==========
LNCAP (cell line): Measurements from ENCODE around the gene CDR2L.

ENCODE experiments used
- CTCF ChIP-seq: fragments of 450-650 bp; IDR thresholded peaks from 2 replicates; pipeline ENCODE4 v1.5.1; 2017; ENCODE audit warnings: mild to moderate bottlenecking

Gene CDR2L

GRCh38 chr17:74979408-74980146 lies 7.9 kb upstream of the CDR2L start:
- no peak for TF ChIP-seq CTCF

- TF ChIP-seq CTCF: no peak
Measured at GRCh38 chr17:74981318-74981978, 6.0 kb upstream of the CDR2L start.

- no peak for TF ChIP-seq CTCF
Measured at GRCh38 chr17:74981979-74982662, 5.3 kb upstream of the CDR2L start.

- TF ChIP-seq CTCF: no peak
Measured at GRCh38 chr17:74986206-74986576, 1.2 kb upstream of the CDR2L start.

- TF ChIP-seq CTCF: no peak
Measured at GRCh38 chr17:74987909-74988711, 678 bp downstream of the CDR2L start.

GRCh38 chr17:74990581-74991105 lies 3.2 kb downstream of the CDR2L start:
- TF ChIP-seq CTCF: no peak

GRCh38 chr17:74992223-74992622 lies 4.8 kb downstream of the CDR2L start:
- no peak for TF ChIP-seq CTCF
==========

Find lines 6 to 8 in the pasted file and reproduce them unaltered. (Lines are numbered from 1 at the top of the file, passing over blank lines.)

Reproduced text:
- no peak for TF ChIP-seq CTCF

- TF ChIP-seq CTCF: no peak
Measured at GRCh38 chr17:74981318-74981978, 6.0 kb upstream of the CDR2L start.